Despite what Tom Harris claims, we SNP foot-soldiers do sometimes fall out with Alex. It’s just we don’t make a fuss about it because he’s right most of the time and I defy you to show me another Scottish politician who manages that. However, the latest parting of our ways comes in his Welcome in this year’s Conference Handbook.
Well written and stirring though his words may be, he totally ignores local government. Not only the 360+ SNP councillors whose feet on the street are doing so much for the cause but the fact that they all face re-election next year. Given a victory by both cllrs and MSPs in 2007, is there hope for a landslide in 2012, comparable to last May’s?
The answer is: you betcha!
And just how, when (unlike any other party) there’s an SNP councillor in just about every mainland ward are we going to achieve that under STV? The glib answer is: by being good. The real answer is that, just as the Holyrood map turned yellow last May we will supplant Labour as the dominant party in the Central Belt and not just the rest of Scotland.
We achieve that by taking a leaf out of Labour’s book. Though it has been a mystery to many how benign but apparently incompetent Labour councillors have held seats for decades, the answer is twofold. Firstly, Labour came to dominate mostly industrial regions by genuinely being the voice of the people. Then, they held on to that power by a combination of docile voting-fodder candidates, “wu’ll get ye a hoose” patronage and a resilient perception of being “the party of the working man”.
Through their own inertia, lack of vision and overdiscipline, they’ve blown all three.
That—and the fact that the SNP has consistently stood good candidates and shown a flair for competence when they have controlled councils—has put the SNP in pole position to exploit the millions of now-drifting voters, especially in the new and council estates across the Central Belt. Whereas once a Labour councillor would be from your street and get collared in the local Miner’s Welfare to fix a drain, that accessibility has eroded, first by their greed for a paid outside directorship here and a jolly there, but mostly by their cosy expectation of always being re-elected and just not putting out.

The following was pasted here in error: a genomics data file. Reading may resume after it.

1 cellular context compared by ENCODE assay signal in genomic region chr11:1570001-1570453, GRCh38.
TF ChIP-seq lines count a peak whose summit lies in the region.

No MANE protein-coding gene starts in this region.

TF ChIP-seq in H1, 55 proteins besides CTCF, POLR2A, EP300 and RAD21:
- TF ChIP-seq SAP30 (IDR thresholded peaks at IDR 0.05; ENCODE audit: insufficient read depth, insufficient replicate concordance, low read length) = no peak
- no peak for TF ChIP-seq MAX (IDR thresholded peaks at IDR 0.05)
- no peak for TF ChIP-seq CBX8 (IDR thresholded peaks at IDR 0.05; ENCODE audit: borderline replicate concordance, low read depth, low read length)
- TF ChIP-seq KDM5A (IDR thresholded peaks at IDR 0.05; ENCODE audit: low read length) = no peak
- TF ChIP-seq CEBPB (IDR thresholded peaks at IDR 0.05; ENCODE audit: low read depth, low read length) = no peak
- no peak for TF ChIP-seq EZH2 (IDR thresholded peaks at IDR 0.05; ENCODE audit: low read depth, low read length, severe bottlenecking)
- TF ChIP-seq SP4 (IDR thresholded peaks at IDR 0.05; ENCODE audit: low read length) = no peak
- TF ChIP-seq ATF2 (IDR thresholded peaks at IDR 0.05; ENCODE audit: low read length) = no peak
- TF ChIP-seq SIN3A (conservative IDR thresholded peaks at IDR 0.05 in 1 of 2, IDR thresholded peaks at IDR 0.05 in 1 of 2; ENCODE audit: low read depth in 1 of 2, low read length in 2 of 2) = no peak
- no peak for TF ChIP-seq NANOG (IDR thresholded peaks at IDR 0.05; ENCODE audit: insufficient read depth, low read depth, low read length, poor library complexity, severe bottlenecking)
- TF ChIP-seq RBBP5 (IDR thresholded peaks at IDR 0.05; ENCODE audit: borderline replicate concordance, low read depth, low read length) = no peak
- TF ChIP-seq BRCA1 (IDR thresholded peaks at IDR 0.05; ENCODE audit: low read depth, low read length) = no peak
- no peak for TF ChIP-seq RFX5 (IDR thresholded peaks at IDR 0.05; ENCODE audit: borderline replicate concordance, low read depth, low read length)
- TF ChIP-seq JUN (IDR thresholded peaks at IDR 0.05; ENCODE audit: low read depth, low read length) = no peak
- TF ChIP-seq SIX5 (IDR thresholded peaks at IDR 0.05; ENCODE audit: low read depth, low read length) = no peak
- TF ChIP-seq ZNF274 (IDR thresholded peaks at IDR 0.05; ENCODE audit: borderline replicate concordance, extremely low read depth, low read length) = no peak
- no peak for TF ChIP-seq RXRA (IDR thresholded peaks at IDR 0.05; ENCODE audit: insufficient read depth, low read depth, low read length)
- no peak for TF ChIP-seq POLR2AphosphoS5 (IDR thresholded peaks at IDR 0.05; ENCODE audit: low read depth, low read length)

People do notice that. Lib-Dems were once good at turning local campaigners into Lib-Dem councillors. But their lack of depth and consistency made them vulnerable and the whole ConDem coalition thing will be their death-knell. SNP candidates are more slow-burners. They’re in the community, coaching kids’ soccer or volunteering for the lifeboat and they get elected for the simple reason that people know them and come to trust them to speak out on behalf of those who aren’t so good at it.
More than that, in this age when people move around more, when jobs change and people’s time becomes precious as they try to juggle kids and jobs and relationships, it’s the SNP candidate who often comes from that area, knows it well, kent his faither and—because being a nationalist means you’ve had to hold up your end of the argument in the dark days when Unionism seemed dominant—are not afraid to speak out on those issues that they know matter.
It’s a knack, and while we’ve been learning it, Labour has forgotten it. And just in case they’ve ignored my headline and are reading this, here’s all Iain Gray’s ill-starred successor has to do to win big: find over a thousand dedicated, articulate people who live in, often work in, but certainly believe in their communities and let them bang on 2 1/2 million doors to talk to those they would convince. (Hint: your present lot are so not up to it), Best of luck—we’ll see you in May.
For obvious reasons, I hope Labour doesn’t read this; but I hope Alex does because if he’s looking for a springboard to referendum victory, next May will be it.